There’s no redemption for Lenny Savage however; his kids are the focal point of the film, and he becomes a hump to get over before they can move on with their lives, the albatross weighing down these fumbling wannabe artists, making their adult lives little more than elaborate play-acting. Wendy is stuck in office temping jobs while applying for artists’ grants to fund projects such as an autobiographical play about her childhood titled “Wake Me When It’s Over.” John is a grumpy college professor with an affinity for Brecht (he’s a “doctor of theater of unrest,” Wendy tries to explain to her befuddled dad at one point). Often reduced to childish bickering, Wendy and John are clearly neurotic products of their father’s anti-intellectualism and lack of support: Wendy sleeps regularly with a married man and lies to her brother about getting a Guggenheim fellowship; John is dissatisfied at work and hopelessly out of shape (at one point forced into a silly mechanism with a chin-strap that connects to the doorframe after pulling his shoulder in tennis). With relatably fucked-up characters like these, it’s no surprise that The Savages is quick to mine the comedy of embarrassment: support group jokes; a mortifying scene in which John screens the racially dubious The Jazz Singer for a nursing-home audience replete with black staff and visitors; an awkwardly staged, intentionally humorous moment in which Lenny’s wife (Wendy and John’s stepmother) dies suddenly at a manicure parlor. Scenes of humiliation or discomfort abound, so much so that those scenes in which Wendy and John must deal with the terrible nitty-gritty of caring for a parent with dementia—in an emergency, Wendy must escort Lenny to the bathroom on an airplane, and his pants fall around his ankles in the cramped aisle, exposing his Depends undergarments; in a diner, they ask him practical questions about what to do with him should he fall into a coma, inciting him to yell “Bury me!”—feel undifferentiated from the rest of the film’s episodic take on life’s little annoyances.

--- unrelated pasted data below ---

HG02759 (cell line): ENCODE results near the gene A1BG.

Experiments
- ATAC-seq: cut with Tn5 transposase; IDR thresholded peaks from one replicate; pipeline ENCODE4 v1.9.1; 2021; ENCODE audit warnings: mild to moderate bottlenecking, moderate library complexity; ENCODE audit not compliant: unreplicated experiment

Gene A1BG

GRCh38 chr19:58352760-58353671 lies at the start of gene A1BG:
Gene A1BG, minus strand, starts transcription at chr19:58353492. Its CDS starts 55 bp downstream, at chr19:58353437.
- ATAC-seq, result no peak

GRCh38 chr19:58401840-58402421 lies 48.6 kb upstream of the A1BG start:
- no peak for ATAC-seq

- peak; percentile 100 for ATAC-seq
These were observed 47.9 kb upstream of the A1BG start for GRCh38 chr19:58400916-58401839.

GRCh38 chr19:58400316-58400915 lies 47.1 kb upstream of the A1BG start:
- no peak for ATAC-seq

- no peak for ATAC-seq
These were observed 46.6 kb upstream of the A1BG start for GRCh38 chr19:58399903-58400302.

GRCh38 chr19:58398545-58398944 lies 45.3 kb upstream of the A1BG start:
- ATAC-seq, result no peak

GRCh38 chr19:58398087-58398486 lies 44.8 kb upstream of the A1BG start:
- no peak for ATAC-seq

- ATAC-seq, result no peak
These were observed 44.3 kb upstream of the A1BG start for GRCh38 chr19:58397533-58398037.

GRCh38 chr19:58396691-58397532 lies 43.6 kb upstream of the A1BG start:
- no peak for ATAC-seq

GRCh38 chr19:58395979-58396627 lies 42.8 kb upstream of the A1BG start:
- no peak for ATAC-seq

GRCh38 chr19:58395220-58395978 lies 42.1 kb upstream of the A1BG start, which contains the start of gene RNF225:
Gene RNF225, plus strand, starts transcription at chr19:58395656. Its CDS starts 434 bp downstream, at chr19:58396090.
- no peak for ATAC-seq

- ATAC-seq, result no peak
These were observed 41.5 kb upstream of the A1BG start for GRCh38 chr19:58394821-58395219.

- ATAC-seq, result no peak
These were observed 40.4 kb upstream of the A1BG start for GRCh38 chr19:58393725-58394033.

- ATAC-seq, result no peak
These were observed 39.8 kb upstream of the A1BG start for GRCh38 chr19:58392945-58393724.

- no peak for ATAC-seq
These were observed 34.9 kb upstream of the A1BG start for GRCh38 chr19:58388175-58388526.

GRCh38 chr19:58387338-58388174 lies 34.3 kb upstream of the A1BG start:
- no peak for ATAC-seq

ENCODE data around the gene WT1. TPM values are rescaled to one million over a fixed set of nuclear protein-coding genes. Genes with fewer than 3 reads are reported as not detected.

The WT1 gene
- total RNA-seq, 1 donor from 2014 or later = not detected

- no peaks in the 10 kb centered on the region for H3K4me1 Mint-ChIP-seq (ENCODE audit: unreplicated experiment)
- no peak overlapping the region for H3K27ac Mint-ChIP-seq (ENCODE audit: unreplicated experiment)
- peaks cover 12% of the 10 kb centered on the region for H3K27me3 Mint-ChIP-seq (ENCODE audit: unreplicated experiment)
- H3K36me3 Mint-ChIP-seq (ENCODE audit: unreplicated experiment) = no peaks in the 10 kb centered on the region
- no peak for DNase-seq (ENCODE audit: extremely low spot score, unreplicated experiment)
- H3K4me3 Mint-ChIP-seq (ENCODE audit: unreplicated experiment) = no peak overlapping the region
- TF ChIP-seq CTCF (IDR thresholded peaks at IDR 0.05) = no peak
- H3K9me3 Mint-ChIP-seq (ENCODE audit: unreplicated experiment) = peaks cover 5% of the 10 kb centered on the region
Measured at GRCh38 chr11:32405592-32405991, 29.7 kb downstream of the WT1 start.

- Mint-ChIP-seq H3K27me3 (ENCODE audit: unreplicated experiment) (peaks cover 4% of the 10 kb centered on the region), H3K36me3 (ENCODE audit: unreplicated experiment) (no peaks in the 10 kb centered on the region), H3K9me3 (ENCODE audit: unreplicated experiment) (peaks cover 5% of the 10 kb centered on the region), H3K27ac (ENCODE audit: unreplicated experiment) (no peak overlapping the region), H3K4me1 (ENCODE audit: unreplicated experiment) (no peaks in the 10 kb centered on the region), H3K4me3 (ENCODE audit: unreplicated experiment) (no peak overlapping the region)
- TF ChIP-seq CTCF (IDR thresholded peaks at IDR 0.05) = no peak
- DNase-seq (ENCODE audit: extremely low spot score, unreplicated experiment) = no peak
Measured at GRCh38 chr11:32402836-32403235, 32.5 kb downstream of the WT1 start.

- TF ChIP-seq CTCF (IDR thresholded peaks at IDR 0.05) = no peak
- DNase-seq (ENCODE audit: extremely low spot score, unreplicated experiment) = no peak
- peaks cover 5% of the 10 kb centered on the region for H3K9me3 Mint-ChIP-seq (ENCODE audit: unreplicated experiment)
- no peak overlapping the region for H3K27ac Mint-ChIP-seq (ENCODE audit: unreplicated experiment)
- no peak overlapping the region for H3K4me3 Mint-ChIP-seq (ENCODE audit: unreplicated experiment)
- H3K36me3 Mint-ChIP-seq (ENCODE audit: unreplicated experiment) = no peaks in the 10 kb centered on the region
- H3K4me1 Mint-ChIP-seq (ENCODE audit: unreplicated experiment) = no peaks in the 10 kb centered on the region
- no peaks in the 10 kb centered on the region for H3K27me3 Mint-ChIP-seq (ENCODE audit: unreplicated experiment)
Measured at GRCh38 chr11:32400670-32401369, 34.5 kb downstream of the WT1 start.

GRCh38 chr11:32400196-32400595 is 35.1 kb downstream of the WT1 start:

It’s unfair to harshly criticize a film for not choosing to delve into sickness: this is not Dying at Grace, nor need it be. Yet neither does it feel significantly truer to life, or any less schticky, than On Golden Pond. Lenny’s cognitive deterioration feels about as sharply defined as Norman’s “occasional heart throbs,” as Ethel calls them. This despite the fact that the film clearly comes from a very real, emotional place: Jenkins wrote the film based on her experiences with both her father and grandmother, the former having had dementia, the latter having to be put in a nursing home. Since humor is indeed the best defense mechanism to get through these devastating landmarks, it makes sense that The Savages would hold itself at an emotional remove—as anyone who’s been through similar circumstances knows, keeping a steely exterior and a handy arsenal of deflating jokes is the greatest weapon of all (Alzheimer’s leaves both patient and caregiver in a constant state of limbo, neither able to understand or explain the newly nonsensical thought processes it engenders—a sort of cosmic insanity). And in this way, The Savages, with its gallows humor and at times suffocating wryness, becomes a cinematic mimic of these coping mechanisms. That the brand of humor on display in the film can so easily be slotted into a particular type we’ve become used to (call it “indie sardonica”) perhaps lessens the authenticity, but at least allows us to witness how someone’s truth can become trend. (If The Savages looks and sounds as familiar as its poster, perhaps it’s partly because its production designer is Jane Ann Stewart, who worked on all of Alexander Payne’s movies; its xylophone-and-piano-heavy score is by Stephen Trask, who composed Hedwig and the Angry Inch and The Station Agent.)